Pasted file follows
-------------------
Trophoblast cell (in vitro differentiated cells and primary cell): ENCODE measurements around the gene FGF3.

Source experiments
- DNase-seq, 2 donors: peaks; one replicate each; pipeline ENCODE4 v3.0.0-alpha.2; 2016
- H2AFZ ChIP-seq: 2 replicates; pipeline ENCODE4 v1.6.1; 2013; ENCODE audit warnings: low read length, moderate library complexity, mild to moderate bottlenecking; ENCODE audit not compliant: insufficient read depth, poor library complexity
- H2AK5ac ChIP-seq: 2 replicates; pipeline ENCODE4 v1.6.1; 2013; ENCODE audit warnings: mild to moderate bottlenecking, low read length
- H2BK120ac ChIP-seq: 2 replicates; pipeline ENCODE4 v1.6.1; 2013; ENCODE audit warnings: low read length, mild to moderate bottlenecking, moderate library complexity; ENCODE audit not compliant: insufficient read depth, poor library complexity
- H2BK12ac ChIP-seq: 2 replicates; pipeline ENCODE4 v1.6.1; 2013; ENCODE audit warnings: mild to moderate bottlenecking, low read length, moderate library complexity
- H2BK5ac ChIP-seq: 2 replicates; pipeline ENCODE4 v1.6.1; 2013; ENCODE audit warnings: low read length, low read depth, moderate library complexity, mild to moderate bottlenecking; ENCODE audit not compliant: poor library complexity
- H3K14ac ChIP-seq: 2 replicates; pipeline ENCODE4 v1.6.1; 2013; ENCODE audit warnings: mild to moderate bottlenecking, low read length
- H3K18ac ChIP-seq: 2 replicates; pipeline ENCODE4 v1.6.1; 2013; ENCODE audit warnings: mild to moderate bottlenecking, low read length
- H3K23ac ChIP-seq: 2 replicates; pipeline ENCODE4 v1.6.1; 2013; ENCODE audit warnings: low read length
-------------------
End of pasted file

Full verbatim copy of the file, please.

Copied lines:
Trophoblast cell (in vitro differentiated cells and primary cell): ENCODE measurements around the gene FGF3.

Source experiments
- DNase-seq, 2 donors: peaks; one replicate each; pipeline ENCODE4 v3.0.0-alpha.2; 2016
- H2AFZ ChIP-seq: 2 replicates; pipeline ENCODE4 v1.6.1; 2013; ENCODE audit warnings: low read length, moderate library complexity, mild to moderate bottlenecking; ENCODE audit not compliant: insufficient read depth, poor library complexity
- H2AK5ac ChIP-seq: 2 replicates; pipeline ENCODE4 v1.6.1; 2013; ENCODE audit warnings: mild to moderate bottlenecking, low read length
- H2BK120ac ChIP-seq: 2 replicates; pipeline ENCODE4 v1.6.1; 2013; ENCODE audit warnings: low read length, mild to moderate bottlenecking, moderate library complexity; ENCODE audit not compliant: insufficient read depth, poor library complexity
- H2BK12ac ChIP-seq: 2 replicates; pipeline ENCODE4 v1.6.1; 2013; ENCODE audit warnings: mild to moderate bottlenecking, low read length, moderate library complexity
- H2BK5ac ChIP-seq: 2 replicates; pipeline ENCODE4 v1.6.1; 2013; ENCODE audit warnings: low read length, low read depth, moderate library complexity, mild to moderate bottlenecking; ENCODE audit not compliant: poor library complexity
- H3K14ac ChIP-seq: 2 replicates; pipeline ENCODE4 v1.6.1; 2013; ENCODE audit warnings: mild to moderate bottlenecking, low read length
- H3K18ac ChIP-seq: 2 replicates; pipeline ENCODE4 v1.6.1; 2013; ENCODE audit warnings: mild to moderate bottlenecking, low read length
- H3K23ac ChIP-seq: 2 replicates; pipeline ENCODE4 v1.6.1; 2013; ENCODE audit warnings: low read length